1. People who read this last week from Rick Maese learned that Adam Schefter, ESPN's "NFL reporting machine," went to zero games in 2013.
2. Then this in today's New York Times:
Last November, TMZ broke the news that the Heisman Trophy candidate Jameis Winston was being investigated by the Tallahassee Police Department over an allegation that he had sexually abused a fellow student at Florida State University.
In April, it posted an audio recording of the Los Angeles Clippers owner Donald Sterling making racist remarks.
And on Monday, it published a video showing Ray Rice knocking out his fiancée in an elevator in Atlantic City.
This remarkable string of scoops has highlighted the unexpected power and reach of a gossip website that's not even 10 years old. But maybe most surprising of all has been the nature of the stories. TMZ, which built a following by exposing the foibles of Hollywood celebrities — often by paying for tips — is now taking aim at a whole new category of prominent people and powerful institutions, including the country's richest, most popular sports league. And its reporting is having an impact.
And a question: What if some significant portion of the journalists who currently go to games and practices and press conferences ... didn't? And instead spent that time reporting on sports ... everywhere else?
"I woke up this morning feeling like I had a horrible nightmare, feeling like I'm mourning the death of my closest friend. But to have to accept the fact that it's reality is a nightmare itself. No one knows the pain that the media & unwanted (opinions) from the public has caused my family," said the woman who was punched unconscious by the semifamous football player, then her fiance, now her husband.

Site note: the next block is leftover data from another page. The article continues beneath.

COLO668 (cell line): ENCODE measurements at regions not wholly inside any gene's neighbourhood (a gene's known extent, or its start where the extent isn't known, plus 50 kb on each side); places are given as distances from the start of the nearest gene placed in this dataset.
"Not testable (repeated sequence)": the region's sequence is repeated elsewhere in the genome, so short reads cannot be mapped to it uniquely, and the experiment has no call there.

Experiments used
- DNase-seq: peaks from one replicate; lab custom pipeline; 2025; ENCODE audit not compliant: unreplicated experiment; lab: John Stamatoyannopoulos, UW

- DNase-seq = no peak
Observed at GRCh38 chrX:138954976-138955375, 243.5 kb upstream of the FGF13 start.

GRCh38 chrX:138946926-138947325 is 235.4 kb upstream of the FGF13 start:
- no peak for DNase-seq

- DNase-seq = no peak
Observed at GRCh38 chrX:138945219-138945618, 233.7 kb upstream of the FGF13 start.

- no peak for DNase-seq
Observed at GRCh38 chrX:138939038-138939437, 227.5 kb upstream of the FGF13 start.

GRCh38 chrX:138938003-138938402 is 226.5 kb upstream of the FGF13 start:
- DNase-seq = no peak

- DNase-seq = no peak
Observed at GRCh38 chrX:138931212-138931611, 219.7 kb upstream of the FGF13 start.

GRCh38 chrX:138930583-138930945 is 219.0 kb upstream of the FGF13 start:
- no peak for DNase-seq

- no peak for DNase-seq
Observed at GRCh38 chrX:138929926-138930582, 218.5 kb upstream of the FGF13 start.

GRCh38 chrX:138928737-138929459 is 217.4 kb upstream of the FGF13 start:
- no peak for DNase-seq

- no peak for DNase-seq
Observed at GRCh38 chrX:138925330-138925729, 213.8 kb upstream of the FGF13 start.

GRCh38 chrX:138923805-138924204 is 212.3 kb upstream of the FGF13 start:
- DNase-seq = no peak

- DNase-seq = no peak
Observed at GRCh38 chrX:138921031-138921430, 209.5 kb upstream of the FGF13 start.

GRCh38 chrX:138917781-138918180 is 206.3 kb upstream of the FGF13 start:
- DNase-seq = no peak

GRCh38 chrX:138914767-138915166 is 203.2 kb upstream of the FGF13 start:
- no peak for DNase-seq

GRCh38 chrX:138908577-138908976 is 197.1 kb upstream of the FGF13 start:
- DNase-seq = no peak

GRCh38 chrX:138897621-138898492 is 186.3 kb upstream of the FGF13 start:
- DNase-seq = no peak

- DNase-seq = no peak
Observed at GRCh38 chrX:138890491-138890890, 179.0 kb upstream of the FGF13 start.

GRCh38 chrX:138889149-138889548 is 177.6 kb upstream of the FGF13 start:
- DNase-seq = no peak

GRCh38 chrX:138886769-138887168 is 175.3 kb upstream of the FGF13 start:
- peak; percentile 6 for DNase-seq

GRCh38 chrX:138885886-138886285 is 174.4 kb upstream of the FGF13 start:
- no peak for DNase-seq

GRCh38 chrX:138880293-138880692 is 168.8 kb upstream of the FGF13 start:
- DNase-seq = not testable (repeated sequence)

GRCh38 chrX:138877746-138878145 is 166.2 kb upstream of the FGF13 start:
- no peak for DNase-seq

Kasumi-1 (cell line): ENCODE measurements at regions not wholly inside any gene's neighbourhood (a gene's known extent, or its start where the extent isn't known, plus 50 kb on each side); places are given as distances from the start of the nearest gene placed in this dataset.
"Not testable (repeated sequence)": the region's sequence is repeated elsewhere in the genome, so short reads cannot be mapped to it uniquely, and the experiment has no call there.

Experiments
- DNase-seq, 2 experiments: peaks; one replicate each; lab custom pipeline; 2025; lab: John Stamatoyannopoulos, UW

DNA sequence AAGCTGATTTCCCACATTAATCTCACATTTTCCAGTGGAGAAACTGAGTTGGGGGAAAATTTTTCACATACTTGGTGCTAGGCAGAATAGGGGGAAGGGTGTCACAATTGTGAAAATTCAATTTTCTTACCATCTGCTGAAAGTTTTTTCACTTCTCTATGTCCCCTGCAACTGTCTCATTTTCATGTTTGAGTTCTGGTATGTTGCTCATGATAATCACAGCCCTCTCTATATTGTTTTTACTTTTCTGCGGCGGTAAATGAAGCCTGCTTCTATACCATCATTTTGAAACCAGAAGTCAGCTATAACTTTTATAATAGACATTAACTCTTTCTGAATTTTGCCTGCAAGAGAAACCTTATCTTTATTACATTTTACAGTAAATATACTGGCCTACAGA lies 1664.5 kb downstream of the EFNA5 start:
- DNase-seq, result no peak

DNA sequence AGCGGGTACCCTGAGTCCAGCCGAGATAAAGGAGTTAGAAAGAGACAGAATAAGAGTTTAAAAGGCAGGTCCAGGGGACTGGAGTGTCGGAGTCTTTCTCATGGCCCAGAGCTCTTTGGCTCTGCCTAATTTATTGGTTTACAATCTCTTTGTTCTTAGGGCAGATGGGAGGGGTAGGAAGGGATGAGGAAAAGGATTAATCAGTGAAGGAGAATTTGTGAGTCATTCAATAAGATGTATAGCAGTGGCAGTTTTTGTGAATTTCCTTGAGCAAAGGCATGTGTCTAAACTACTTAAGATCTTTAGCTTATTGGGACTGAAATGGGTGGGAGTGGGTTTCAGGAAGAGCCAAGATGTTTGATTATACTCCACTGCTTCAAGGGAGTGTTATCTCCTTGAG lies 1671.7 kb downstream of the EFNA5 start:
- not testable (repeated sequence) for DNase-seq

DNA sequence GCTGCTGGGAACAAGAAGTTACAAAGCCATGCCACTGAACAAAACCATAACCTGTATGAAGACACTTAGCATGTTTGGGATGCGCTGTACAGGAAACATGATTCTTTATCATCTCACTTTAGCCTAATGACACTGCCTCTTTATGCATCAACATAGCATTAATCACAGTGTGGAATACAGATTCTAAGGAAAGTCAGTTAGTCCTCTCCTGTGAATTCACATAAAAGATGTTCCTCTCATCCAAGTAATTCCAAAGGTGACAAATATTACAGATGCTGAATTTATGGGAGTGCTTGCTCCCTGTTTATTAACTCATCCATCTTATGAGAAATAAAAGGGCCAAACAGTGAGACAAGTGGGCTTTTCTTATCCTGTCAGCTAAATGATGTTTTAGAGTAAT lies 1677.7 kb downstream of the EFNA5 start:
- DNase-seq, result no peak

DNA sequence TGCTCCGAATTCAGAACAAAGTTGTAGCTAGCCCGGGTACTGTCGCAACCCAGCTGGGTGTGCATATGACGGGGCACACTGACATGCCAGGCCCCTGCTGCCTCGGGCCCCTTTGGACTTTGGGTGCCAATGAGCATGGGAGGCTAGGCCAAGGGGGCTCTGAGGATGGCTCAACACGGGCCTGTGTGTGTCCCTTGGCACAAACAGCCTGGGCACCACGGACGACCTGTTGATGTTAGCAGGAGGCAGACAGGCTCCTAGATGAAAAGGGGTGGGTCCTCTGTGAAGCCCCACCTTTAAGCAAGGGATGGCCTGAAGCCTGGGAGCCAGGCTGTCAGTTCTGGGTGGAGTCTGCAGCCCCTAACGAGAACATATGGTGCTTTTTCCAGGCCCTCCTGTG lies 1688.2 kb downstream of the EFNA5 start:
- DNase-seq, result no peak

"To take something away from the man I love that he has worked his a-- off for all his life just to gain ratings is horrific. THIS IS OUR LIFE! What don't you all get. If your intentions were to hurt us, embarrass us, make us feel alone, take all happiness away, you've succeeded on so many levels."
Not to experts in domestic violence.
Something he wrote in the book that came out in 2007:
Print journalists have to be better than they used to be. With network television, cable television, the Internet, and even video games it's tougher to compete for people's time. There are more and more sources of information out there, and they demand less and less intellectual energy. People work harder; they have less time. When I started as a journalist, fifty-two years ago, I operated in an age with a single-income middle class. Now it's a two-income middle class. The writer must get better and better, become a better storyteller.
Something else he wrote:
Time is the crucial ingredient for a nonfiction writer. The more time, the more interviews you can do, and the greater the density of your work.